God also asks us to believe. He has given to each of us the ability to believe, but each must choose to exercise that ability. We must decide what and in whom we will believe. To believe in Jesus embodies more than to merely believe
that He is, more than to believe that He died for the sins of the world. It is to embrace His teaching and example and to follow them. It is to accept that I, personally, am a sinner and that Jesus is my only hope of salvation.
God asks that we obey Him. “And being made perfect, he became the author of eternal salvation unto all them that obey him” (Heb. 5:9). To obey God means to give earnest attention to His Word, submit to its authority, and do what it
says. Obedience to God is much more than a lethargic assent to the validity of the Scriptures. The teachings of the Word should carry for us a deep moral conviction that moves us to action.
Some people say, “Obedience will not save you.” In a sense, this is true. No merit is attained through repentance, faith, and obedience. Salvation is not earned. But will one be saved if he is not obedient to God? The Word gives us no
reason to believe this is so. The emphatic tenor of the Word is that God “in flaming fire [will take] vengeance on them that know not God, and that obey not the gospel of our Lord Jesus Christ” (2 Thess. 1:8). Even a casual reading of
the Scriptures should convince us that God asks obedience of those who would be saved. A careful, honest reading will engrave this truth indelibly on our minds.
In repentance, believing, and obedience, God does not leave us completely on our own. He comes to our aid as we take faltering steps to fulfill our part in the plan of salvation. He strengthens us and gives us direction, showing us the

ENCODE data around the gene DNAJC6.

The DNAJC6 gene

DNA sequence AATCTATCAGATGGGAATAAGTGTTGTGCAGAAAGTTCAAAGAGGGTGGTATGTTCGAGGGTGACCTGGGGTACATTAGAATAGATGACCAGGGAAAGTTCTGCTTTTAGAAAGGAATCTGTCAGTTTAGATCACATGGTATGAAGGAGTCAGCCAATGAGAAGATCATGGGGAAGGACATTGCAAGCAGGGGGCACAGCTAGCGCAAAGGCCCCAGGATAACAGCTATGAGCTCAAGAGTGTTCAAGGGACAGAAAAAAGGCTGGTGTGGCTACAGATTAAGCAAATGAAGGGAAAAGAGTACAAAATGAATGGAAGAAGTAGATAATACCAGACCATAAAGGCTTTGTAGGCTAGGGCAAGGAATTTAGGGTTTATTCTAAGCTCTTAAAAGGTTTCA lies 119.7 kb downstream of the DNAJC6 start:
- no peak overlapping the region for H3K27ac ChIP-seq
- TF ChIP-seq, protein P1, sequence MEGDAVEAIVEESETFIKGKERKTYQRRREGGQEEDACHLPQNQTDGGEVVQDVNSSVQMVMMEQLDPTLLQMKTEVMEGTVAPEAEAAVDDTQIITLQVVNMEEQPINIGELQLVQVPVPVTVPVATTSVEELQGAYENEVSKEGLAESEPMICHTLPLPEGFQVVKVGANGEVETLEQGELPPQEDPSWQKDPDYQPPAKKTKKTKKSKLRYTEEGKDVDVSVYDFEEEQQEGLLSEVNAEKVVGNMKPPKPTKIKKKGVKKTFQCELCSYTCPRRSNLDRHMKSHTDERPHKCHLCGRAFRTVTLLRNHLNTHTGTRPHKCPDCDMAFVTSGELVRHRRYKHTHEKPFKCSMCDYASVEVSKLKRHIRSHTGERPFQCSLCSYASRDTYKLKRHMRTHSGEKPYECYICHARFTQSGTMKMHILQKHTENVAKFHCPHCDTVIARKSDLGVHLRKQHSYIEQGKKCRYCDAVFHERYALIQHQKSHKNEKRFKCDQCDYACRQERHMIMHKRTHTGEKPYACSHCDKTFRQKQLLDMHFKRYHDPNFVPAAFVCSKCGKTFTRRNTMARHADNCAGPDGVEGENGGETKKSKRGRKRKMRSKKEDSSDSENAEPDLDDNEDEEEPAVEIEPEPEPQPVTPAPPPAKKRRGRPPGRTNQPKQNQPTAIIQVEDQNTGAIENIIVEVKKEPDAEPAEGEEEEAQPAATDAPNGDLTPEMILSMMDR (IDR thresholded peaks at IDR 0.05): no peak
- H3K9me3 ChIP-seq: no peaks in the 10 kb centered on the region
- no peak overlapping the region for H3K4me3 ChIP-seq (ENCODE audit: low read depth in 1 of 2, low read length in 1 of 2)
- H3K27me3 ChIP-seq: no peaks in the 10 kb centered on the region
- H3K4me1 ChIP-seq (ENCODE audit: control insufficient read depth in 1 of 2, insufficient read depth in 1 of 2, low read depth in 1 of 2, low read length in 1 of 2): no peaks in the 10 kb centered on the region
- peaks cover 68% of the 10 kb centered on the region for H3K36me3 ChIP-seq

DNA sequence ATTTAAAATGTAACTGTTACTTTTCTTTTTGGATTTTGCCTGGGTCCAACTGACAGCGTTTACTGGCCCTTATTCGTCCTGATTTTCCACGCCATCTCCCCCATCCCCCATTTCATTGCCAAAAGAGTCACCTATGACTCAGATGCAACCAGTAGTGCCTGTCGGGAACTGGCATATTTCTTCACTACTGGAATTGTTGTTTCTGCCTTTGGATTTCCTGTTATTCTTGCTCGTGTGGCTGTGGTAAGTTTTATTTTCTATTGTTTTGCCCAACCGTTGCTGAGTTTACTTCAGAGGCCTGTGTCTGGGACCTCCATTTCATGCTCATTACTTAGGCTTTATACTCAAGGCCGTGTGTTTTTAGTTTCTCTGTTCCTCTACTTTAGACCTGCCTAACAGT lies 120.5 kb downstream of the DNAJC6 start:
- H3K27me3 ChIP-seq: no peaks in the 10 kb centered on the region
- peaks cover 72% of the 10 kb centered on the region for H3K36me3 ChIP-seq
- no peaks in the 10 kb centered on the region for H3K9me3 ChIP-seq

next step to take. Yet we must exercise will, spirit, and self-denial, often at considerable cost to self. We must “strive to enter in at the strait gate: for many…will seek to enter in, and shall not be able” (Luke 13:24).
An example of God’s grace toward men and what He expects of them is found in Numbers 21:4-9. The children of Israel had sinned against God and against their leader, Moses. Serpents appeared in their camp and began to bite the people.
The bite likely brought an intense, burning pain, and many people died from it. God instructed Moses to make a serpent of brass and to raise it on a pole. Then God said, “Every one that is bitten, when he looketh upon [the brazen
serpent], shall live.” This indicates that those who refused to look upon the serpent died. God’s grace had provided a remedy for Israel’s sin. Those individuals who left their tents and, in spite of misery and pain, journeyed to the
serpent and looked on it were healed.
For all men in every generation, Jesus’s death on the cross has made available atonement, forgiveness, and redemption. This, only God through Jesus could provide. The best, most earnest efforts of man would be of no use if Jesus had
not died. And still today, the Word and the Holy Spirit point man to his part: repentance, faith, and obedience.
Messenger of Truth, 2017, No. 10